'Dragonball Evolution'

Empty

Another Japanese manga bites the dust with its cinematic adaptation: in this case, the "Dragonball Evolution" series, which has spawned a lucrative worldwide cottage industry that has lasted a quarter-century.

That success is likely to come to a halt with this big-screen version, which will displease fans and prove baffling to the uninitiated.

A narration during the opening credits attempts to provide some background information about an ancient battle for Earth waged by the evil Lord Piccolo (James Marsters) — why they named the biggest badass in the universe after a tiny flute is a mystery. But the real story line has to do with Goku (Justin Chatwin), an 18-year-old given a mystical dragonball by his grandfather, Gohan (Randall Duk Kim). Said dragonball, when matched with the six others in existence, has the power to grant its holder any wish.

Lord Piccolo is highly interested in this ability, of course, and while Goku is distracted beating up some bullies and wooing a comely fellow student (Jamie Chung), he drops a house on the old man.

Just before dying, Gohan instructs Goku to find Master Roshi (Chow Yun-Fat) to help him procure the remaining dragonballs before the coming solar eclipse … Zzzzzzzzz … sorry about that; where was I? Oh, yes. So Goku sets out on his adventure, joining forces before the final showdown not only with Master Roshi, who turns out to be a Hawaiian shirt-wearing letch, but also with the sexy Bulma (Emmy Rossum) and the thieving Yamcha (Joon Park).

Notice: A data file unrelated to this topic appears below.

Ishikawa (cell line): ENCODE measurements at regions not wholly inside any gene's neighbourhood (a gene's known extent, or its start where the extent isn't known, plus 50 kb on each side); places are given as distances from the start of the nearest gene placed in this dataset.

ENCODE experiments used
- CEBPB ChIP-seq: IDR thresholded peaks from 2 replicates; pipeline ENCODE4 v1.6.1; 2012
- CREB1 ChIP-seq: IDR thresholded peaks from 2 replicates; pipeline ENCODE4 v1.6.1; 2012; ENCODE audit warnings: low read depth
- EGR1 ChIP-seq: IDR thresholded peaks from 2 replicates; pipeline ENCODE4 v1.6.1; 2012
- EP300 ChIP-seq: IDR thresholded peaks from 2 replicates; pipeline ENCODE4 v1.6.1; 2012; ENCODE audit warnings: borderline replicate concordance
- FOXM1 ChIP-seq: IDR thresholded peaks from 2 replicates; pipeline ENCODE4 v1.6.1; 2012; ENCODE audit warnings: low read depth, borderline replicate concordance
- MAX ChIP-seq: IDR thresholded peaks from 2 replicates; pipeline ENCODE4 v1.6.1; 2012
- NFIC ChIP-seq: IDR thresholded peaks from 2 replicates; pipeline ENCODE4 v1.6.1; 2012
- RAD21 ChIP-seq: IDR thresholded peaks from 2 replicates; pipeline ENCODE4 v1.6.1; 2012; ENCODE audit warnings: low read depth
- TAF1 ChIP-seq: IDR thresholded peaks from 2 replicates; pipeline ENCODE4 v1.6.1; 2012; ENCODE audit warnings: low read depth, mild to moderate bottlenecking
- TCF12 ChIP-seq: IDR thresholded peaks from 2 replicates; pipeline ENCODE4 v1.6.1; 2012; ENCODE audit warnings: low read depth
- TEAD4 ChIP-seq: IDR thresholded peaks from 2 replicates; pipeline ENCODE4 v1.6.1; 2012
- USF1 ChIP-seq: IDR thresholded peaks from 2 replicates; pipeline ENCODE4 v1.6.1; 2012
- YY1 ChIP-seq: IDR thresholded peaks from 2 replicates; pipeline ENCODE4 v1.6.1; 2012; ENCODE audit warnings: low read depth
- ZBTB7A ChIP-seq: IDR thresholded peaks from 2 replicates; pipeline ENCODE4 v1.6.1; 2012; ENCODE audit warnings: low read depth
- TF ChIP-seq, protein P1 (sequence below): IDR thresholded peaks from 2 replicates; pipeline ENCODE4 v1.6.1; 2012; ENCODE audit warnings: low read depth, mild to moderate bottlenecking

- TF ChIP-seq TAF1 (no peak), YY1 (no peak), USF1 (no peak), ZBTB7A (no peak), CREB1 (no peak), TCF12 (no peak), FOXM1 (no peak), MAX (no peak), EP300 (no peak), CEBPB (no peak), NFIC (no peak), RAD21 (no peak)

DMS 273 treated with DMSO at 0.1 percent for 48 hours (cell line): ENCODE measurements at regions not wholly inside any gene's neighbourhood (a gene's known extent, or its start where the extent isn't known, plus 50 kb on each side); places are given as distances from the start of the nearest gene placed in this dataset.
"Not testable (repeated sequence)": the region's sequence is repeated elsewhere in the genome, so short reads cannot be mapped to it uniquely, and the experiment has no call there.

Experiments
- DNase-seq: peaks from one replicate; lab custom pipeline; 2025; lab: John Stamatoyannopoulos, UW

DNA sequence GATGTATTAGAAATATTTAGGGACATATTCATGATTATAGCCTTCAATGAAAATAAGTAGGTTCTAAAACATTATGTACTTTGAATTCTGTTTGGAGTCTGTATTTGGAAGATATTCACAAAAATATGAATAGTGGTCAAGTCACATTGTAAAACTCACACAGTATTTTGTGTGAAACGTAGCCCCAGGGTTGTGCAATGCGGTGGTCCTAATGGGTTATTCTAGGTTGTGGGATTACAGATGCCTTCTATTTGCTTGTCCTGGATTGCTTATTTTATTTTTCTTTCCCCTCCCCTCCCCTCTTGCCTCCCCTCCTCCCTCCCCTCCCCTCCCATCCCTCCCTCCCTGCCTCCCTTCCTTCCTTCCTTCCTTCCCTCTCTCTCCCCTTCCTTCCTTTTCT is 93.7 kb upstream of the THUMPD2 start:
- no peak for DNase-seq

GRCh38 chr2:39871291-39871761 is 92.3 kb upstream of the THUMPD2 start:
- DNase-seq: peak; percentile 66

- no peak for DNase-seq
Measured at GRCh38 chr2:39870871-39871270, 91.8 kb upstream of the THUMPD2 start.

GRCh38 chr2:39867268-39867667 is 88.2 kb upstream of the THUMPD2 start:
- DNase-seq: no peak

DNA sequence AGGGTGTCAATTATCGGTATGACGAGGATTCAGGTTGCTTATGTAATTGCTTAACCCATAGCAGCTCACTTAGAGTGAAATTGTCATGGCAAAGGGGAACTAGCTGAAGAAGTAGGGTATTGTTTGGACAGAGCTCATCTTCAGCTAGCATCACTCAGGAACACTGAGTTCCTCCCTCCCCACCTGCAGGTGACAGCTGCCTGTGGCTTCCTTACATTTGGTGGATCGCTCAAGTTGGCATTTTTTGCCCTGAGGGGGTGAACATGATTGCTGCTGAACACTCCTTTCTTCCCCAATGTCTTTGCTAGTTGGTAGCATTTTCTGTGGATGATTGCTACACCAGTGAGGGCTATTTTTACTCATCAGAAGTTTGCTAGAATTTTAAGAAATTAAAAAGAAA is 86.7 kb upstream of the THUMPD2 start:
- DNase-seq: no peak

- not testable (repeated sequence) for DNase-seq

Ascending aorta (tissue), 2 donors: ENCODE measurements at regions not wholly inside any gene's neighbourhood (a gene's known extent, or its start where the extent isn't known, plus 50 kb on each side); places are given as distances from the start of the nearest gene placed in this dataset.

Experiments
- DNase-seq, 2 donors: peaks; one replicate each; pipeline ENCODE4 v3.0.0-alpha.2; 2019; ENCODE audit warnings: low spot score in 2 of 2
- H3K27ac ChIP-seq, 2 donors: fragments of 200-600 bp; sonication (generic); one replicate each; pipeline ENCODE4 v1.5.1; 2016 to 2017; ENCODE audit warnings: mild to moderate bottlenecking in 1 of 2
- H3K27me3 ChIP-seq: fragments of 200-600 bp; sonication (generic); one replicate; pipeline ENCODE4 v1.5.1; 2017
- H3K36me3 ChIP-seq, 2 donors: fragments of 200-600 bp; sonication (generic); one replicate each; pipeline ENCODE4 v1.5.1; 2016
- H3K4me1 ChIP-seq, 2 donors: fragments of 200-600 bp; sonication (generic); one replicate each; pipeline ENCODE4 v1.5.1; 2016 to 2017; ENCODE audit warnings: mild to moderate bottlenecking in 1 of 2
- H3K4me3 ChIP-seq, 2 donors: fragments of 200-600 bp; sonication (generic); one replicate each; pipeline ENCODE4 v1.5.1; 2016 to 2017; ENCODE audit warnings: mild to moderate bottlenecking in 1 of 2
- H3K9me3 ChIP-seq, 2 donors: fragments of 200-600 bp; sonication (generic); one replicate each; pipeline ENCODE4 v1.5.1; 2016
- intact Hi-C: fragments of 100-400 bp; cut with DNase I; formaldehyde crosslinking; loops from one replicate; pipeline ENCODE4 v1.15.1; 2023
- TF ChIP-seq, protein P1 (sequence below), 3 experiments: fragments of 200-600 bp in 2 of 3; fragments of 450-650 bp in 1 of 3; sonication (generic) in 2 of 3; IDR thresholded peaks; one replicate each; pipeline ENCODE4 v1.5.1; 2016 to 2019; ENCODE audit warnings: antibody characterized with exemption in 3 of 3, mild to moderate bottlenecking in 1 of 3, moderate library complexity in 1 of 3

Completely lacking in visual, narrative or stylistic coherence, the film also suffers from cheap-looking visual effects and poorly staged and edited action sequences that will not exactly please the fanboys. Not helping matters is the problematic casting. Rossum comes across about as tough as Hannah Montana; Chatwin is a decade too old for his role; Marsters, so compelling in "Buffy the Vampire Slayer," is vocally and visually unrecognizable; and Chow, though he seems to be enjoying himself, clearly is slumming.

A post-credits sequence sets the groundwork for a sequel, but that is wishful thinking on the part of the producers. (partialdiff)
comments powered by Disqus